An increasing amount of states are deciding whether to legalize cannabis to treat post-traumatic stress disorder, however, for numerous veterans, the argument has already stopped. They are using marijuana more and more although it is illegal in most states and is not approved by the Department of Veterans Affairs since major studies have not indicated that it is effective against PTSD.
Although it is true that the research has not been very revealing, some veterans state that cannabis helps them work through their anxiety, dreams, and insomnia. Other drugs, such as Klonopin and Zoloft, they say, are not as effective or did not feel very good to them.
“I went from being an anxious mess to numbing myself with the pills they were giving me,” said a 39-year-old former Marine, Mike Whiter, who lives in Philadelphia, where cannabis is not legal. “Cannabis helped me get out of the hole I was in. I started to talk to people and get over my social anxiety.”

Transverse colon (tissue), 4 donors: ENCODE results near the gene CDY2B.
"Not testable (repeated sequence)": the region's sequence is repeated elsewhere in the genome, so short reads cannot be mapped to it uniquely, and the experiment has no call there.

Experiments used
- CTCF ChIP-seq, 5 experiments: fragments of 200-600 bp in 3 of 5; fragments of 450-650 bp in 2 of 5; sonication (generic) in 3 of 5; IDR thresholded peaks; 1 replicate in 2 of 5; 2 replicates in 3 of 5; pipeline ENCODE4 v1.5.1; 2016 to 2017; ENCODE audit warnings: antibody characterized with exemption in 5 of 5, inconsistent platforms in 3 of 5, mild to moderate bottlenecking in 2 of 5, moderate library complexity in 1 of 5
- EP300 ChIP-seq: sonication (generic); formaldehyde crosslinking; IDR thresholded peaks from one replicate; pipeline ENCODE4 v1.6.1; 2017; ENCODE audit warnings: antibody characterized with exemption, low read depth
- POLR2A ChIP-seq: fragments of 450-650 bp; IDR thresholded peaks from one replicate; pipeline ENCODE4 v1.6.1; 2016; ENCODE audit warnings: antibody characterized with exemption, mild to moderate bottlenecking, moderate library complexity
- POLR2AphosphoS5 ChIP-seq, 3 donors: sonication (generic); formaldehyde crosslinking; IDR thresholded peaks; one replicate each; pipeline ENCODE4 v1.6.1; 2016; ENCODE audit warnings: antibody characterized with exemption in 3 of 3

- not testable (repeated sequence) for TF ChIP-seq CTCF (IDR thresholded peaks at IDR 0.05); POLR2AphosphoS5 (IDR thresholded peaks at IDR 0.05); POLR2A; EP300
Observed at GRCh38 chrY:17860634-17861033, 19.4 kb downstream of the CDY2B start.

Others, however, have seen little profit from the medication. Furthermore, the VA has archived an alarming ascent in the quantity of PTSD-burdened veterans who have become addicted to cannabis, which few specialists say can hinder recuperation from a war injury.
Sally Schindel, of Prescott, Arizona, said the VA determined her child Andy Zorn to have PTSD after he served in the Armed force in Iraq. The office later determined him to have pot reliance and additionally melancholy and bipolar issue, she said. Schindel said her child was utilizing weed not for entertainment but rather as self-drug, especially to offer him some assistance with sleeping. He slaughtered himself at age 31 in 2014, writing in his suicide that “marijuana killed my soul & ruined my brain.”
“He told me he found it much harder to quit than he thought it would be,” Schindel stated. “He’d buy it and smoke it and then flush the rest of it. The next day he bought it again.”
MAPH Enterprises, LLC | (305) 414-0128 | 1501 Venera Ave, Coral Gables, FL 33146 | firstname.lastname@example.org